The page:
Out-gassing? Electrostatic activity?

For your back yard telescope or armchair bound Google Earth/Moon viewing pleasure, the coordinates are:

23.7°N 47.4°W

From the Apollo 11 transcript:

03 04 57 07 CC Roger. And we've got an observation you can make if you have some time up
there. There's been some lunar transient events reported in the vicinity of
Aristarchus. Over.
03 04 57 28 LMP Roger. We just went into spacecraft darkness. Until then, why, we couldn't see
a thing down below us. But now, with earthshine, the visibility is pretty fair. Looking
back behind me, now, I can see the corona from where the Sun has just set. And
we'll get out the map and see what we can find around Aristarchus
03 04 57 54 CDR We're coming upon Aristarchus right now - -
03 04 57 55 CC - - Okay. Aristarchus is at angle Echo 9 on your ATO chart. It's about 394 miles
north of track. However, at your present altitude, which is about 167 nautical
miles, it ought to be over - that is within view of your horizon: 23 degrees north,
47 west. Take a look and see if you see anything worth noting up there. Over.
03 04 58 34 CDR Both looking.
03 04 58 36 CC Roger. Out.
03 05 03 01 LMP Houston, 11. It might help us a little bit if you could give us a time of crossing of
45 west.
03 05 03 09 CC Say again, please, 11.
03 05 03 23 LMP You might give us a time of crossing of 45 west, and then we'll know when to
start searching for Aristarchus.
03 05 03 32 CC Roger. You'll be crossing 45 west at 77 04 10 or about 40 seconds from now. Over.
Thirty seconds from now.
03 05 03 45 LMP Okay.
03 05 04 50 CC Apollo 11, when we lose the S-band, we'd like to get OMNI Charlie from you.
And update my last, that 77 04 was the time when Aristarchus should
become visible over your horizon. 77 12 is point of closest approach south of it.
03 05 05 14 LMP Okay. That sounds better because we just went by Copernicus a little bit ago.
03 05 05 18 CC Roger. We show you at about 27 degrees longitude right now.
03 05 05 25 LMP Righto.
03 05 07 07 LMP Houston, when a star sets up here, there's no doubt about it. One instant it's there, and the next instant it's just completely gone.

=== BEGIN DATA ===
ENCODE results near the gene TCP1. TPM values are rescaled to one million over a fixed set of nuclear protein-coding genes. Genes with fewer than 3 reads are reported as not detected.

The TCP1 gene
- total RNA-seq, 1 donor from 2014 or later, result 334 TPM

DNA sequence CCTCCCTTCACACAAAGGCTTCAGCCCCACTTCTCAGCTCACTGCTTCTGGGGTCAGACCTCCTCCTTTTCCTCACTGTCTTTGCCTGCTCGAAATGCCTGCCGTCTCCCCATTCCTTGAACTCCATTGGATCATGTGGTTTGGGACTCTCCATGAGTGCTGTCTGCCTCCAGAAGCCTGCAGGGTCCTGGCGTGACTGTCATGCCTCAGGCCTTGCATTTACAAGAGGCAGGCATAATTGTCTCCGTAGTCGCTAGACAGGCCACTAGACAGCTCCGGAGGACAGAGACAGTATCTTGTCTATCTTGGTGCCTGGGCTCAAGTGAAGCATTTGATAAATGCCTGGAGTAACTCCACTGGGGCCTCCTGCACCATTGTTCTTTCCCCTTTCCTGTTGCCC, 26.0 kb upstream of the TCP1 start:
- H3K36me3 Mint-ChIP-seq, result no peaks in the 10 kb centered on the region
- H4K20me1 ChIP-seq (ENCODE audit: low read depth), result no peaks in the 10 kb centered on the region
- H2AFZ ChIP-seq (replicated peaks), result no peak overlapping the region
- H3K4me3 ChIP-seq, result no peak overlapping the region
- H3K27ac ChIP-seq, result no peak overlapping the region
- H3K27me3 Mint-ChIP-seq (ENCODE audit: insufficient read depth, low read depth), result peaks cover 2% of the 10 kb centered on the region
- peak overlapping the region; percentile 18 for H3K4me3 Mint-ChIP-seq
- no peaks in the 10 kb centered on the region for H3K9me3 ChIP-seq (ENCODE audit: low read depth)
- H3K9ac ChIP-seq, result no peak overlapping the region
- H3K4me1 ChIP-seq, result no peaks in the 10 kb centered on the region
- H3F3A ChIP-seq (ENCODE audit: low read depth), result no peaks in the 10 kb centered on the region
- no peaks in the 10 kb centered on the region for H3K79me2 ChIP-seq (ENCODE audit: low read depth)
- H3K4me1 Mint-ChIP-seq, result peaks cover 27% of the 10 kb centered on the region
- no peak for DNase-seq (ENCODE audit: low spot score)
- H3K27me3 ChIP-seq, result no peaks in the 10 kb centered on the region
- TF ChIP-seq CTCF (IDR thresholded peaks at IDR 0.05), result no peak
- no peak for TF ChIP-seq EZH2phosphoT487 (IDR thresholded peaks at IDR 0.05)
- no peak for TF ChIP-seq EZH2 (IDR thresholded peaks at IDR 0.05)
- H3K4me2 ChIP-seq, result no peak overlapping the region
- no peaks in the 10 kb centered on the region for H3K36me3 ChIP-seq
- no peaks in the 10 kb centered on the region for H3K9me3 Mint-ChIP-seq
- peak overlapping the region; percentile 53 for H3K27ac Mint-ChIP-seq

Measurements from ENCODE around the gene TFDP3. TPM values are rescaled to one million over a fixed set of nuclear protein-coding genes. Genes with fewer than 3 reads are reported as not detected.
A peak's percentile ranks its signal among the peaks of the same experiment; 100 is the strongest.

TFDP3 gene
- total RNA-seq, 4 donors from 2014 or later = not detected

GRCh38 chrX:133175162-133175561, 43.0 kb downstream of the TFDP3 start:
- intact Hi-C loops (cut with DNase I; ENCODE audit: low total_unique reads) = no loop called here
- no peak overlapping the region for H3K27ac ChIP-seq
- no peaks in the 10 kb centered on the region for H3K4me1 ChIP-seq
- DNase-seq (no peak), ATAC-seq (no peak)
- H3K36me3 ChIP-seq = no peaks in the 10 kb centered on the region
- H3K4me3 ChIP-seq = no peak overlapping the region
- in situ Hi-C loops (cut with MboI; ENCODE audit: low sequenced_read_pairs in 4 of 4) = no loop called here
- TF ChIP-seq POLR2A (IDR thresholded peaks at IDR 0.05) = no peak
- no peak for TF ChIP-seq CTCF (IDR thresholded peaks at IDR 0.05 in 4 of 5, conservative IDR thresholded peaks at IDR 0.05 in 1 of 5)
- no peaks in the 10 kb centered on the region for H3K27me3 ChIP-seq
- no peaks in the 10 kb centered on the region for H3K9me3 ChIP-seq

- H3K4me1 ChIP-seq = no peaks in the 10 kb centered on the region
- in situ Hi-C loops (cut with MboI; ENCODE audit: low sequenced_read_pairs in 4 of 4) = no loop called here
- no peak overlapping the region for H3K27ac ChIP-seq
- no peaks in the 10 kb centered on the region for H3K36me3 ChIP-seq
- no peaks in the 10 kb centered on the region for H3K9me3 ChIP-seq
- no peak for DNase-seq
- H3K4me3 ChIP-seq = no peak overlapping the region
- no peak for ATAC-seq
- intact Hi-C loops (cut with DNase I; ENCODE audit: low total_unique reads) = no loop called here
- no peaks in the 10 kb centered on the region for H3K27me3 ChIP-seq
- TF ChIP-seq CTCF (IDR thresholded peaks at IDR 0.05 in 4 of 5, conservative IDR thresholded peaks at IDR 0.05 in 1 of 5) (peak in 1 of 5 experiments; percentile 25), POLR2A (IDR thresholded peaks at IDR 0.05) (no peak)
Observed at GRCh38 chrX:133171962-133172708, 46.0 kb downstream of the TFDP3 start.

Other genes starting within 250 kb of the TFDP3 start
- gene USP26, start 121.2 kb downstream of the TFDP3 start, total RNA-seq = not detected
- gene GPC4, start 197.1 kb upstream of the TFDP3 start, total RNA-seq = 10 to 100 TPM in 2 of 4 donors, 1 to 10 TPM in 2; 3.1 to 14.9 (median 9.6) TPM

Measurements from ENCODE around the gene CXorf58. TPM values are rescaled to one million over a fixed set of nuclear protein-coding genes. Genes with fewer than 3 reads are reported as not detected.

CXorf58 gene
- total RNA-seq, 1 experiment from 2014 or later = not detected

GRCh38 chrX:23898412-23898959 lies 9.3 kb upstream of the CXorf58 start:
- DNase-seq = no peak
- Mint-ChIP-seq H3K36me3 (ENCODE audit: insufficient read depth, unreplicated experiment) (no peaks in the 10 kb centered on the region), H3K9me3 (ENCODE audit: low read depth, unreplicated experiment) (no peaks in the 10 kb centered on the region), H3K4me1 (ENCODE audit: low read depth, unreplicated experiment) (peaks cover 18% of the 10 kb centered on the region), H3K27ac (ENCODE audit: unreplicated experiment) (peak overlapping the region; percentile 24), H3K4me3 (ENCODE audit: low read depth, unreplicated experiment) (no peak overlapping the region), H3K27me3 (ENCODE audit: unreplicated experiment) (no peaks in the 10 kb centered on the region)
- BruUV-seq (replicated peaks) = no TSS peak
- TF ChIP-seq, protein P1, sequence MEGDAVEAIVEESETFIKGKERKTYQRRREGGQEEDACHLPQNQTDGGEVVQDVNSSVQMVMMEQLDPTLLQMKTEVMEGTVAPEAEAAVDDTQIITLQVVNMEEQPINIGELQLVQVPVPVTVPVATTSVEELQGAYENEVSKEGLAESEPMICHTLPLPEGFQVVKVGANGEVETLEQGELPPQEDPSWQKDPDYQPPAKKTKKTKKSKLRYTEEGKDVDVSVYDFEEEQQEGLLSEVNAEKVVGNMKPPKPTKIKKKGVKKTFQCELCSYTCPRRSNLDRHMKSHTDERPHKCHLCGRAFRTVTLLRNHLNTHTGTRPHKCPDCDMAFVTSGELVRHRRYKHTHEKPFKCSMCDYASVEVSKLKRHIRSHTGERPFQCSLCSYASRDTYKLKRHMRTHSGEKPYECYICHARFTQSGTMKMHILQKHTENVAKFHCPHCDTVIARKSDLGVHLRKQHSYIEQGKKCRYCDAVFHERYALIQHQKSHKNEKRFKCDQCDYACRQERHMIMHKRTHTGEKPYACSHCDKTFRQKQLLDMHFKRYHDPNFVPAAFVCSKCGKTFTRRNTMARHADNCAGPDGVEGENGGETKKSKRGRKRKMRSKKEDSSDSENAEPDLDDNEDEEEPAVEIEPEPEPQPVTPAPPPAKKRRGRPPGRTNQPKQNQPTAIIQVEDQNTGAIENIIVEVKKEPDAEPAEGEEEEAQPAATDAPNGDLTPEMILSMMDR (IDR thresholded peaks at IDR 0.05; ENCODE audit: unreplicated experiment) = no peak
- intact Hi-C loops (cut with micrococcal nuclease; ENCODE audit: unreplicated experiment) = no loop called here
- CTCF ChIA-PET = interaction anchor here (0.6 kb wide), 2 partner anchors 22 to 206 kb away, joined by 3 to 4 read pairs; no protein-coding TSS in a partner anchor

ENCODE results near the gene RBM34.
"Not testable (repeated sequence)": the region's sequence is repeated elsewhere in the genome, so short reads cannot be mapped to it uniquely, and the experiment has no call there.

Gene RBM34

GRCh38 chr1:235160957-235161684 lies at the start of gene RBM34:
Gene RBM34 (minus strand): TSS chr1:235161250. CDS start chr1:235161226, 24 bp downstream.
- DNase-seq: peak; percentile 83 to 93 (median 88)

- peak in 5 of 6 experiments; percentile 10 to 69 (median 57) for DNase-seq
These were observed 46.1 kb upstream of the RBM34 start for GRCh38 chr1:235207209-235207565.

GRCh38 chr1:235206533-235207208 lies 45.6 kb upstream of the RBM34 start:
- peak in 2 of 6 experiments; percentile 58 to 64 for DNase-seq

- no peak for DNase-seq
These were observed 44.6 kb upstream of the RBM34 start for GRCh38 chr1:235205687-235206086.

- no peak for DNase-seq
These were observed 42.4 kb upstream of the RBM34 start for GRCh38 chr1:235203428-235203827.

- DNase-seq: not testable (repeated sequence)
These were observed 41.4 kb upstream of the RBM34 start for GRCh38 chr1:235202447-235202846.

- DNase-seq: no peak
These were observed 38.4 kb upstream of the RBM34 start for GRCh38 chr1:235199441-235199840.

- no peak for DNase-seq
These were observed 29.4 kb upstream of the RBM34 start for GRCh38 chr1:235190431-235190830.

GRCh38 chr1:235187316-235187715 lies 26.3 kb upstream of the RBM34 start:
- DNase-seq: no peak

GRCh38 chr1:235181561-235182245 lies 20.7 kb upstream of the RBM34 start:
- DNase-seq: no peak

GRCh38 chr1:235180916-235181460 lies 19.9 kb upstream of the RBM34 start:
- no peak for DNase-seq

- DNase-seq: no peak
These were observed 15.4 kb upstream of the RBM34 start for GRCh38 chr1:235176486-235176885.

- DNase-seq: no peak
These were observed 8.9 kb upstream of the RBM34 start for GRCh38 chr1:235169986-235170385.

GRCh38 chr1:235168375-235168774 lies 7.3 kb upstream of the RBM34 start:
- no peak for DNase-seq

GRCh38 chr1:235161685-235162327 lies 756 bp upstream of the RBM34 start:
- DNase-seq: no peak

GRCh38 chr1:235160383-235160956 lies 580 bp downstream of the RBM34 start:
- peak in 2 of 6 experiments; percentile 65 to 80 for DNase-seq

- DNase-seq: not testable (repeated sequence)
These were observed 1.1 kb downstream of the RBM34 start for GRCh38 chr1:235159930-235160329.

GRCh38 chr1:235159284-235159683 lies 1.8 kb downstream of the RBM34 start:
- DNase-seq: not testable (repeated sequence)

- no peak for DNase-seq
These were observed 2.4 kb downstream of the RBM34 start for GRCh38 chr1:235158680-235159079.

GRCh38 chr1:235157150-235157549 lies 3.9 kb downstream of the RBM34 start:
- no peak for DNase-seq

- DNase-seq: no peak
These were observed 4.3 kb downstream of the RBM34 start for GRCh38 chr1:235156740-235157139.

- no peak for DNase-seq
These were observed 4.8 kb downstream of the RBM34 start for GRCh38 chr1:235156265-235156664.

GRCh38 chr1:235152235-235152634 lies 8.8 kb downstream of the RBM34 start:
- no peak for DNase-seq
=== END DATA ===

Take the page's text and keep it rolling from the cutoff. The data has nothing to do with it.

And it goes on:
03 05 07 16 CC Roger. We copy.
03 05 09 21 CC Apollo 11, this is Houston. We request you use OMNI Charlie at this time. Over.
03 05 09 29 LMP Okay. Going to OMNI Charlie.
03 05 09 32 CC Roger. Out.
03 05 11 57 LMP Houston, Apollo 11.
03 05 12 01 CC Apollo 11, this is Houston. Go ahead.
03 05 12 06 LMP Roger. Seems to me since we know orbits so precisely, and know where the stars are so precisely, and the time of setting of a star or a planet to so very fine a
degree, that this might be a pretty good means of measuring the altitude of the
horizon ...
03 05 12 32 CC Roger.
03 05 12 51 CMP Hey, Houston. I'm looking north up toward Aristarchus now, and I can't really tell at that distance whether I am really looking at Aristarchus, but there's an area that
is considerably more illuminated than the surrounding area. It just has - seems to
have a slight amount of fluorescence to it. A crater can be seen, and the area
around the crater is quite bright.
03 05 13 30 CC Roger, 11. We copy.
03 05 14 23 LMP Houston, Apollo 11. Looking up at the same area now and it does seem to be
reflecting some of the earthshine. I'm not sure whether it was worked
out to be about zero phase to - Well, at least there is one wall of the crater that
seems to be more illuminated than the others, and that one - if we are lining up
with the Earth correctly, does seem to put it about at zero phase. That area is
definitely lighter than anything else that I could see out this window. I am not sure
that I am really identifying any phosphorescence, but that definitely is lighter than
anything else in the neighborhood.
03 05 15 15 CC 11, this is Houston. Can you discern any difference in color of the illumination,
and is that an inner or an outer wall from the crater? Over.
03 05 15 34 CMP Roger. That's an inner wall of the crater.
03 05 15 43 LMP No, there doesn't appear to be any color involved in it, Bruce.
03 05 15 47 CC Roger. You said inner wall. Would that be the inner edge of the northern surface?
03 05 16 00 CMP I guess it would be the inner edge of the westnorthwest part, the part that would be more nearly normal if you were looking at it from the Earth.

Cool, huh?